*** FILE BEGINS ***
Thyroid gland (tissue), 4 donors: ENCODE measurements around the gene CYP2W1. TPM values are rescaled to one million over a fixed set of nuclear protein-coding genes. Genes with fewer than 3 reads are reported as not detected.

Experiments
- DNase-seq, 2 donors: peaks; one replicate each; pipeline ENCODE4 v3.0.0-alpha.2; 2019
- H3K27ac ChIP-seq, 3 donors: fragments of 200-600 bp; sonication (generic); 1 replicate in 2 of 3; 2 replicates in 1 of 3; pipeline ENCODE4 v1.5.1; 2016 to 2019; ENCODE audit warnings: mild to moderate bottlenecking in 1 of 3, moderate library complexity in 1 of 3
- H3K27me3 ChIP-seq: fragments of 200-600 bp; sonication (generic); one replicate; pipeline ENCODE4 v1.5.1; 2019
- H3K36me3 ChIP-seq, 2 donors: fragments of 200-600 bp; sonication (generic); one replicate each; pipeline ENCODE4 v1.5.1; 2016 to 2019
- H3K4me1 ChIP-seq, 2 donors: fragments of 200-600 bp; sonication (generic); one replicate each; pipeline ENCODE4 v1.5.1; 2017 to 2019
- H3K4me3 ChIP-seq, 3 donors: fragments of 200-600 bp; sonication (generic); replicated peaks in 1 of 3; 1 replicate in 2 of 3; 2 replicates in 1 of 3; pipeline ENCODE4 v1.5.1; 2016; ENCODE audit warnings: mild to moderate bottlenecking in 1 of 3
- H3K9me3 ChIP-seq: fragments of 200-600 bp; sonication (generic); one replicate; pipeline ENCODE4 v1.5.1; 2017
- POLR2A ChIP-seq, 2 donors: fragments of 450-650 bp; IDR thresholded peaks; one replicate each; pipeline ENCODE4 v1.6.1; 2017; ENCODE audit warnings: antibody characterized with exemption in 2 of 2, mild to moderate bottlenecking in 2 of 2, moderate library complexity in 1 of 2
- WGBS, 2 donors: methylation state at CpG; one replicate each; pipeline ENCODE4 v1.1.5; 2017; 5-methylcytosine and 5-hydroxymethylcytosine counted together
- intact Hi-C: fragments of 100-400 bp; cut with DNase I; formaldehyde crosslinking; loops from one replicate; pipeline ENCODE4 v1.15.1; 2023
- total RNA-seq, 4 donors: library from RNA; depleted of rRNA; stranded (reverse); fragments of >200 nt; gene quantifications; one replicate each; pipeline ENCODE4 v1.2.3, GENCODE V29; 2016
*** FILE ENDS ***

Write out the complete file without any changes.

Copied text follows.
Thyroid gland (tissue), 4 donors: ENCODE measurements around the gene CYP2W1. TPM values are rescaled to one million over a fixed set of nuclear protein-coding genes. Genes with fewer than 3 reads are reported as not detected.

Experiments
- DNase-seq, 2 donors: peaks; one replicate each; pipeline ENCODE4 v3.0.0-alpha.2; 2019
- H3K27ac ChIP-seq, 3 donors: fragments of 200-600 bp; sonication (generic); 1 replicate in 2 of 3; 2 replicates in 1 of 3; pipeline ENCODE4 v1.5.1; 2016 to 2019; ENCODE audit warnings: mild to moderate bottlenecking in 1 of 3, moderate library complexity in 1 of 3
- H3K27me3 ChIP-seq: fragments of 200-600 bp; sonication (generic); one replicate; pipeline ENCODE4 v1.5.1; 2019
- H3K36me3 ChIP-seq, 2 donors: fragments of 200-600 bp; sonication (generic); one replicate each; pipeline ENCODE4 v1.5.1; 2016 to 2019
- H3K4me1 ChIP-seq, 2 donors: fragments of 200-600 bp; sonication (generic); one replicate each; pipeline ENCODE4 v1.5.1; 2017 to 2019
- H3K4me3 ChIP-seq, 3 donors: fragments of 200-600 bp; sonication (generic); replicated peaks in 1 of 3; 1 replicate in 2 of 3; 2 replicates in 1 of 3; pipeline ENCODE4 v1.5.1; 2016; ENCODE audit warnings: mild to moderate bottlenecking in 1 of 3
- H3K9me3 ChIP-seq: fragments of 200-600 bp; sonication (generic); one replicate; pipeline ENCODE4 v1.5.1; 2017
- POLR2A ChIP-seq, 2 donors: fragments of 450-650 bp; IDR thresholded peaks; one replicate each; pipeline ENCODE4 v1.6.1; 2017; ENCODE audit warnings: antibody characterized with exemption in 2 of 2, mild to moderate bottlenecking in 2 of 2, moderate library complexity in 1 of 2
- WGBS, 2 donors: methylation state at CpG; one replicate each; pipeline ENCODE4 v1.1.5; 2017; 5-methylcytosine and 5-hydroxymethylcytosine counted together
- intact Hi-C: fragments of 100-400 bp; cut with DNase I; formaldehyde crosslinking; loops from one replicate; pipeline ENCODE4 v1.15.1; 2023
- total RNA-seq, 4 donors: library from RNA; depleted of rRNA; stranded (reverse); fragments of >200 nt; gene quantifications; one replicate each; pipeline ENCODE4 v1.2.3, GENCODE V29; 2016